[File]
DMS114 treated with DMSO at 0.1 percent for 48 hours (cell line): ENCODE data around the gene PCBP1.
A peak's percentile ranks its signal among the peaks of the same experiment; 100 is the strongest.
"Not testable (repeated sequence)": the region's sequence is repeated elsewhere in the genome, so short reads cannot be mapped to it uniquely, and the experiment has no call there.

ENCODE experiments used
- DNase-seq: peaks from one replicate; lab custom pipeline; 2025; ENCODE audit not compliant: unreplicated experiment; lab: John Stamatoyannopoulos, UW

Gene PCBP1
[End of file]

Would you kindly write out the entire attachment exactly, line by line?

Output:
DMS114 treated with DMSO at 0.1 percent for 48 hours (cell line): ENCODE data around the gene PCBP1.
A peak's percentile ranks its signal among the peaks of the same experiment; 100 is the strongest.
"Not testable (repeated sequence)": the region's sequence is repeated elsewhere in the genome, so short reads cannot be mapped to it uniquely, and the experiment has no call there.

ENCODE experiments used
- DNase-seq: peaks from one replicate; lab custom pipeline; 2025; ENCODE audit not compliant: unreplicated experiment; lab: John Stamatoyannopoulos, UW

Gene PCBP1